|Publication number||US3941450 A|
|Application number||US 05/373,781|
|Publication date||Mar 2, 1976|
|Filing date||Jun 26, 1973|
|Priority date||Jun 30, 1972|
|Publication number||05373781, 373781, US 3941450 A, US 3941450A, US-A-3941450, US3941450 A, US3941450A|
|Inventors||Erich Spitz, Jean Pierre Huignard, Odile Royer|
|Export Citation||BiBTeX, EndNote, RefMan|
|Patent Citations (5), Non-Patent Citations (3), Referenced by (18), Classifications (9)|
|External Links: USPTO, USPTO Assignment, Espacenet|
The present invention relates to a device for recording a matrix of holographic lenses, said matrix being intended in particular for the recording of matrices of microholograms which form the storage planes of an optical store.
It should be pointed out that, here as well as in the whole of the remainder of this description, the word matrix is intended to indicate a flat assembly of elements having identical dimensions, arranged in the forms of rows or columns of uniform spacing or pitch; it should be pointed out, too, that the term "light" is utilised in its widest possible acceptation and is intended to indicate all kinds of electromagnetic radiation, extending, inclusive of the ultra violet, up to the infra red.
At the present time, for purposes of information storage in optical stores, "storage planes" constituted by matrix of microholograms, are used; each of these microholograms is the hologram of a data plane made up of a flat assembly of light or dark squares, each data plane thus containing a large number of data bits in binary form.
To record these storage planes, each data plane is successively illuminated by one and the same main objective lens which produces an object beam, and the corresponding hologram is recording upon a photosensitive substrate by the additional use of a reference beam. In respect of each microhologram, at the same time that the data plane is changed, it is necessary to simultaneously displace the reference beam parallel to itself and also the beam illuminating the objective lens.
To avoid the need for this latter operation, it has been proposed that a matrix of lenses should be associated with the main objective lens; such a matrix comprises then as many elements as there are microholograms in the storage plane, each lens being so contrived that when illuminated by a parallel beam of fixed direction, it produces a divergent beam covering the entry pupil of the main objective lens. A fixed coherent light source, coupled to an XY deflector and a beam-splitter, then produces two moving beams of fixed direction, one of which successively illuminates each lens of the matrix whilst the other is utilised as a reference beam.
It has also been proposed that this matrix of lenses should take the form of a matrix of holographic lenses; each lens is then constituted by the recording, upon a photosensitive substrate, of a network of fringes produced by interference between two light beams, generally obtained from the same coherent radiation source, or by copying such a recording. However, if, as is then the case, all the lenses of the matrix have different characteristics, the successive recording of each of them constrains the operator, with each operation, to adjust the respective positions of the two interfering beams; as a consequence, the time required to produce a matrix rapidly becomes prohibitive as the number of elements involved increases.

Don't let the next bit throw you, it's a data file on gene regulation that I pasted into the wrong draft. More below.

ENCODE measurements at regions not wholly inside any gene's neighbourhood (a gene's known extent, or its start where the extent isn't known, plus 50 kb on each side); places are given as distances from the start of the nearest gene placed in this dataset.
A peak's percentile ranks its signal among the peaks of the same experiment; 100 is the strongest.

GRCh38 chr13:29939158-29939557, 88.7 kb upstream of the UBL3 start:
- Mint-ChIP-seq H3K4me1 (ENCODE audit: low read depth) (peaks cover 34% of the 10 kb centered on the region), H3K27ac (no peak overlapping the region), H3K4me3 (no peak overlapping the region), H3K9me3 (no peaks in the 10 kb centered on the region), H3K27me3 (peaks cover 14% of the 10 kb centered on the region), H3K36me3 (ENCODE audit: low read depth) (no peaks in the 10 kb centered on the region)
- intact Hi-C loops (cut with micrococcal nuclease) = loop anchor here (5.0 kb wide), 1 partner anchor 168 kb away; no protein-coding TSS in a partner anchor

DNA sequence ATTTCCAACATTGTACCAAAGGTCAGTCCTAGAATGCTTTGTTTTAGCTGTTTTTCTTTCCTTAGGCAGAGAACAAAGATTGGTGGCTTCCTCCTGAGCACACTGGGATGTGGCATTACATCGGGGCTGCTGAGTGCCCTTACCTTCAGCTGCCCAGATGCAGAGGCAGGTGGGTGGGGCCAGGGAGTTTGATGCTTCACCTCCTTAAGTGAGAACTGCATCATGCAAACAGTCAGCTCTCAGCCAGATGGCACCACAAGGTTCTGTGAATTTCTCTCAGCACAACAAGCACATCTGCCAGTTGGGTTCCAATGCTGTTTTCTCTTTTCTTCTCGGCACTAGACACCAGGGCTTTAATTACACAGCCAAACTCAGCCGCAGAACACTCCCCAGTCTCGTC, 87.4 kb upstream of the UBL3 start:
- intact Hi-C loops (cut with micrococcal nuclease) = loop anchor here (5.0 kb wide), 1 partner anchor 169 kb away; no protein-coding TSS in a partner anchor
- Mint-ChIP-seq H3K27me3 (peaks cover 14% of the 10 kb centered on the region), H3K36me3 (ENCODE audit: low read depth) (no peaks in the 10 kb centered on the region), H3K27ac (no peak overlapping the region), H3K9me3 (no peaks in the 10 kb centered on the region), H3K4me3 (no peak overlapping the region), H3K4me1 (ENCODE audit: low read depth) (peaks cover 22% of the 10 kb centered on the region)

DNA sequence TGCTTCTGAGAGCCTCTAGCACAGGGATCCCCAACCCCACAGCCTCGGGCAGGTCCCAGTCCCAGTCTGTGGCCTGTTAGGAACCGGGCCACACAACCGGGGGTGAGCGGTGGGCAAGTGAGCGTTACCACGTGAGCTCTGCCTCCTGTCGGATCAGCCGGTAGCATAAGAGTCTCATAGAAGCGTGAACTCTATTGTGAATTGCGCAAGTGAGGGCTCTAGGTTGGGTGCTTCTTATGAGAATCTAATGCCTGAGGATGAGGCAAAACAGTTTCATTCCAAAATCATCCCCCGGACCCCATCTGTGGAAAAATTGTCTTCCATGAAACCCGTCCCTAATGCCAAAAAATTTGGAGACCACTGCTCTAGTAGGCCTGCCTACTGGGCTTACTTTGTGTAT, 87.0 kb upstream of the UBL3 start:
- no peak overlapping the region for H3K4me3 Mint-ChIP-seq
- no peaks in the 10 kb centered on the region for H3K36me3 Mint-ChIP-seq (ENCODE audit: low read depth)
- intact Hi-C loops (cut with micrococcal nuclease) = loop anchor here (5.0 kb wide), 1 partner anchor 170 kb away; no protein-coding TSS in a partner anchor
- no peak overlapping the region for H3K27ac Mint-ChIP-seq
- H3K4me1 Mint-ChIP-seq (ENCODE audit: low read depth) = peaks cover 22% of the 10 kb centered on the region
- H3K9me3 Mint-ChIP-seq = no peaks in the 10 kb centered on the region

It is one object of the invention to overcome this drawback of the prior art and to provide a device for carrying out simultaneous recording of the whole of the lenses forming the matrix.
Another object of the invention is to utilise successively, at first for the recording of the matrix of lenses and then, for the recording of the matrix of microholograms constituting the storage plane, one and the same objective lens which, although having a wide field, necessitates only minor correction as far as the various aberrations are concerned.
According to the present invention, there is provided a device for recording a matrix of holographic lenses, each of said lenses, when illuminated by a monochromatic parallel light beam of fixed direction, producing a diffracted beam, the whole of said diffracted beams thus produced passing through a same fixed common opening, said device comprising:
a radiation source emitting a beam of coherent light,
splitting means for splitting said beam into a first and a second beam,
a plate of photosensitive material,
first optical means for providing from said first beam a parallel beam illuminating on said plate an area at least equal to the area of said matrix; and
second optical means, including stigmatic optical means and diffracting means, for providing from said second beam a plurality of converging diffracted beams interfering in said plate with said parallel beam.
For a better understanding of the invention as well as other objects and further features thereof, reference is made to the following detailed disclosure of the preferred embodiments of the invention taken in conjunction with the accompanying drawings thereof, wherein: